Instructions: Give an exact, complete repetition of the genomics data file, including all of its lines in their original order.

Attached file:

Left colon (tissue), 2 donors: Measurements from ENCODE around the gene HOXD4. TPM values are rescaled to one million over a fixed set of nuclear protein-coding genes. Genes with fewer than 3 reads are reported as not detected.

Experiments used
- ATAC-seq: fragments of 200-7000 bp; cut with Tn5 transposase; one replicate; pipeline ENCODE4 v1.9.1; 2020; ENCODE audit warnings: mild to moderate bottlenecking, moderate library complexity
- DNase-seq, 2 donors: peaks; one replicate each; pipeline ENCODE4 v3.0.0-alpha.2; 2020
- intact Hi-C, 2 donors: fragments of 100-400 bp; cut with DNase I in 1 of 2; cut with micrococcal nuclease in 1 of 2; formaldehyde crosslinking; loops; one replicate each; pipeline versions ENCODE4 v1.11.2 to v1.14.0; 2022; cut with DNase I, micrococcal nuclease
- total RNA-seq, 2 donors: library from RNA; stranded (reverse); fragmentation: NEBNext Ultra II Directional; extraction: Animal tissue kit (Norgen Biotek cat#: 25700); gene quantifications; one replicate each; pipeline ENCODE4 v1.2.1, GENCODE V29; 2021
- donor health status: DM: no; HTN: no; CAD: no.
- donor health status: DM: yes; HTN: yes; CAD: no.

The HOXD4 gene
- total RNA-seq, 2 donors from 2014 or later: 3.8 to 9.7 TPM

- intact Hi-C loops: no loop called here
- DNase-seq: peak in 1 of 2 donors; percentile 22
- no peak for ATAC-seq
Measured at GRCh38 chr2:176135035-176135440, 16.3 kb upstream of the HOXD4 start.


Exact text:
Left colon (tissue), 2 donors: Measurements from ENCODE around the gene HOXD4. TPM values are rescaled to one million over a fixed set of nuclear protein-coding genes. Genes with fewer than 3 reads are reported as not detected.

Experiments used
- ATAC-seq: fragments of 200-7000 bp; cut with Tn5 transposase; one replicate; pipeline ENCODE4 v1.9.1; 2020; ENCODE audit warnings: mild to moderate bottlenecking, moderate library complexity
- DNase-seq, 2 donors: peaks; one replicate each; pipeline ENCODE4 v3.0.0-alpha.2; 2020
- intact Hi-C, 2 donors: fragments of 100-400 bp; cut with DNase I in 1 of 2; cut with micrococcal nuclease in 1 of 2; formaldehyde crosslinking; loops; one replicate each; pipeline versions ENCODE4 v1.11.2 to v1.14.0; 2022; cut with DNase I, micrococcal nuclease
- total RNA-seq, 2 donors: library from RNA; stranded (reverse); fragmentation: NEBNext Ultra II Directional; extraction: Animal tissue kit (Norgen Biotek cat#: 25700); gene quantifications; one replicate each; pipeline ENCODE4 v1.2.1, GENCODE V29; 2021
- donor health status: DM: no; HTN: no; CAD: no.
- donor health status: DM: yes; HTN: yes; CAD: no.

The HOXD4 gene
- total RNA-seq, 2 donors from 2014 or later: 3.8 to 9.7 TPM

- intact Hi-C loops: no loop called here
- DNase-seq: peak in 1 of 2 donors; percentile 22
- no peak for ATAC-seq
Measured at GRCh38 chr2:176135035-176135440, 16.3 kb upstream of the HOXD4 start.